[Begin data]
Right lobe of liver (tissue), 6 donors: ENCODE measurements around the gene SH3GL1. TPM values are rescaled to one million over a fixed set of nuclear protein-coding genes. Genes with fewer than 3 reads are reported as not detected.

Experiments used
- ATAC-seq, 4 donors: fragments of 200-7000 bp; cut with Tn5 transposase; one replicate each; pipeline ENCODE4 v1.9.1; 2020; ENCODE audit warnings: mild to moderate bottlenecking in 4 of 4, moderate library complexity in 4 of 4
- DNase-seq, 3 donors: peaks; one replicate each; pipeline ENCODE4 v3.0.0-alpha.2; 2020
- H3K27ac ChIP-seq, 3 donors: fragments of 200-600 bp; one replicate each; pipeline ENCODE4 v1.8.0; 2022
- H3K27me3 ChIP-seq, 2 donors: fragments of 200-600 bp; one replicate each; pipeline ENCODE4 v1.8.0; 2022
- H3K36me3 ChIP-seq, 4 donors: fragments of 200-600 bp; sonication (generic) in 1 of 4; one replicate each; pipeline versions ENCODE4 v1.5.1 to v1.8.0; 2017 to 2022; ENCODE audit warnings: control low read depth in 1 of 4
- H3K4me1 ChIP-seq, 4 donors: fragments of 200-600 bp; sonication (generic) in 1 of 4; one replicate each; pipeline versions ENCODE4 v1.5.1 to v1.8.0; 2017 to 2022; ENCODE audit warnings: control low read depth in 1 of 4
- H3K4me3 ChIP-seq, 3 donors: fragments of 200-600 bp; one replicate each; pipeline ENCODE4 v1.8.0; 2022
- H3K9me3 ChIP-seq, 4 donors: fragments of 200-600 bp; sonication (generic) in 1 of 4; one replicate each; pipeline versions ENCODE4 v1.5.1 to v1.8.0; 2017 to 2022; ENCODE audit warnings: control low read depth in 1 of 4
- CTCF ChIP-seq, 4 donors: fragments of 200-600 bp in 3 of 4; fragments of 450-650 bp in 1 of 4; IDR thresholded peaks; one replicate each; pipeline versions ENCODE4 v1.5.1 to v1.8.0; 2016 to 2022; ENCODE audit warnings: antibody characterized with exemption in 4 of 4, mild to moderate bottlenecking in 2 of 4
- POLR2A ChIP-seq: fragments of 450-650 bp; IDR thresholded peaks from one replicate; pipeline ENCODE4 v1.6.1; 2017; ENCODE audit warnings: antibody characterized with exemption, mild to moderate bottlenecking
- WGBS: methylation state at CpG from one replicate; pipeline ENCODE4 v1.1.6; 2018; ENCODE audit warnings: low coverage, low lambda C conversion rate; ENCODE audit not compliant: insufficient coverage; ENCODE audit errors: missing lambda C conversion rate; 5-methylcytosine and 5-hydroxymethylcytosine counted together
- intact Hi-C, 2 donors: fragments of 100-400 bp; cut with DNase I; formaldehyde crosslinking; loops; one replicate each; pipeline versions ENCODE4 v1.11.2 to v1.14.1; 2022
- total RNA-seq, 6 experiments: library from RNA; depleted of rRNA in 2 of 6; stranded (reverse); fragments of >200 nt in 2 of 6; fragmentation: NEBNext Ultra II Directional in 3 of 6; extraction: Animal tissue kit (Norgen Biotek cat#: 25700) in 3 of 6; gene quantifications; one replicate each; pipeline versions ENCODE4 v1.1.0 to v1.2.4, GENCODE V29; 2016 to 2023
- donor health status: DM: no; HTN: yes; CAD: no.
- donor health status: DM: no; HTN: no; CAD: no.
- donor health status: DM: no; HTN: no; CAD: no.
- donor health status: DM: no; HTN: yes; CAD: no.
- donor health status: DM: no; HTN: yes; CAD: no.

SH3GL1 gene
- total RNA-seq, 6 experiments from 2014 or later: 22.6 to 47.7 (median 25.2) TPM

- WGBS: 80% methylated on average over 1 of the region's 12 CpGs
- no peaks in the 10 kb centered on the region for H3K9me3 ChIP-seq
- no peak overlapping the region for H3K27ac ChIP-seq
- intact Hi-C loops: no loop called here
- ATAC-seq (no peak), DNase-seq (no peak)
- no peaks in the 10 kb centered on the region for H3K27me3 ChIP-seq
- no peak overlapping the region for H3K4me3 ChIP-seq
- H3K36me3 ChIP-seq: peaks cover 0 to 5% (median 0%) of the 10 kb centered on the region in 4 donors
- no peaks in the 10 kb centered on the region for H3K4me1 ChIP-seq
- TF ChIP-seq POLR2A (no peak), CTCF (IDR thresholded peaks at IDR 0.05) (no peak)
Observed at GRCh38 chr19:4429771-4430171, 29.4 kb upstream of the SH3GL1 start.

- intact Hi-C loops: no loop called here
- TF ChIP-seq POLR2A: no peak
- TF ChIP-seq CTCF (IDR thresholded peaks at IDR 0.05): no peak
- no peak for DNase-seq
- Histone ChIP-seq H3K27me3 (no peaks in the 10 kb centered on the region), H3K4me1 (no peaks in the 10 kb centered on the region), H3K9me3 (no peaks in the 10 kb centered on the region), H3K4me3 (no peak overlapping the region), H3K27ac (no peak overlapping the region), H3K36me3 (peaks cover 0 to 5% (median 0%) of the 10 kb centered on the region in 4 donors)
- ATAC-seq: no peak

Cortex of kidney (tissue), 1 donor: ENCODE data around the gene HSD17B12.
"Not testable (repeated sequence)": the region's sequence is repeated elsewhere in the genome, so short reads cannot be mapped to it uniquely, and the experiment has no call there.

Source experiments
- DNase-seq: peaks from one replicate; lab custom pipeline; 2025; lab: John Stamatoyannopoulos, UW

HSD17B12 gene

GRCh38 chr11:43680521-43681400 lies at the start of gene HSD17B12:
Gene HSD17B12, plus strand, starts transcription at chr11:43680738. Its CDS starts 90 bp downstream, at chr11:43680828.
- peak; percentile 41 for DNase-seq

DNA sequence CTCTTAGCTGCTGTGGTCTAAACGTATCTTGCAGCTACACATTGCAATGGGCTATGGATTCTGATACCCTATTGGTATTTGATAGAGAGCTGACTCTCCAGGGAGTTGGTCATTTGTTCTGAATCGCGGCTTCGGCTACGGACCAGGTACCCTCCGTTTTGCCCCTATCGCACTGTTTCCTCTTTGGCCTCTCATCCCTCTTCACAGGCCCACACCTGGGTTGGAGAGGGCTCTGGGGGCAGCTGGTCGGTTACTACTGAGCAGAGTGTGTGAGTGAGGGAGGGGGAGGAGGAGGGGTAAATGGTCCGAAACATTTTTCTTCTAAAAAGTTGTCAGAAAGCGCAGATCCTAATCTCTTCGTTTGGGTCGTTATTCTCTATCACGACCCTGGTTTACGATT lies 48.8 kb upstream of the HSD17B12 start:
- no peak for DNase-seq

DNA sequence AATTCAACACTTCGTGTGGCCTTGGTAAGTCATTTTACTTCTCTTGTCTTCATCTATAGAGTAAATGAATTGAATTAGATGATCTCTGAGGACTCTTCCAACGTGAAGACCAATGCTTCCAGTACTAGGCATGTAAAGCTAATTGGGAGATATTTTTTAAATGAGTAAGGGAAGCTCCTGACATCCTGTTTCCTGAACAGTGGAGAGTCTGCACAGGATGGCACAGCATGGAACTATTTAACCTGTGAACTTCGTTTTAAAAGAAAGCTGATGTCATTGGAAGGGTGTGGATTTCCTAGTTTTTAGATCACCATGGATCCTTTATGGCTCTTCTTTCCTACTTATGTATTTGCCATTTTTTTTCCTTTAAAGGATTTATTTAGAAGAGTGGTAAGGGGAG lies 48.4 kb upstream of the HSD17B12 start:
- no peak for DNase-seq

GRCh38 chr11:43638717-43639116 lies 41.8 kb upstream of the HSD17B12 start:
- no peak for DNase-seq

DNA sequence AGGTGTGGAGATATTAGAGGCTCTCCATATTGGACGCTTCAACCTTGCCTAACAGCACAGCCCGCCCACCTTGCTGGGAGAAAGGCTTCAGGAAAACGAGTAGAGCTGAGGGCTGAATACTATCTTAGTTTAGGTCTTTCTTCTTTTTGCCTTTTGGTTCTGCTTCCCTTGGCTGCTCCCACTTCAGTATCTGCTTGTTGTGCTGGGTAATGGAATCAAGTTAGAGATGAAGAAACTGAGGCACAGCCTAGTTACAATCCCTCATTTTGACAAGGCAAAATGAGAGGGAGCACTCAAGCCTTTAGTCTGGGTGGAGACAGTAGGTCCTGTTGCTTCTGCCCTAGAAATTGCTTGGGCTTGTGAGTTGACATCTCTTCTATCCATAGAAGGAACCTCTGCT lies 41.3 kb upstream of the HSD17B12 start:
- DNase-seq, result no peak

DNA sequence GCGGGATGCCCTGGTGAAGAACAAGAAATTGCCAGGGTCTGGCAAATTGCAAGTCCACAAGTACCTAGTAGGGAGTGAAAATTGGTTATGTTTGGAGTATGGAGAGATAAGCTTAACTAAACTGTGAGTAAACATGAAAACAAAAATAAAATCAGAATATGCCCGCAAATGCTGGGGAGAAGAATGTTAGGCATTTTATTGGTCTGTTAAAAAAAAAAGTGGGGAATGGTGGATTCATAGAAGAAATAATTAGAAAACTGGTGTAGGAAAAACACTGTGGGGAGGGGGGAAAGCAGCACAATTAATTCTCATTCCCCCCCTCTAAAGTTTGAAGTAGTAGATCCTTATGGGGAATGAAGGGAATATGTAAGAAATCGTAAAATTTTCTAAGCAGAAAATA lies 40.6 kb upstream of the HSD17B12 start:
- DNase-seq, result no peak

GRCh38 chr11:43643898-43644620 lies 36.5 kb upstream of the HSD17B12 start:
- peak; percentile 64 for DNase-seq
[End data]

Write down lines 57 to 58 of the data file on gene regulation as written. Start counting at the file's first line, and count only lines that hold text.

- DNase-seq, result no peak

GRCh38 chr11:43643898-43644620 lies 36.5 kb upstream of the HSD17B12 start: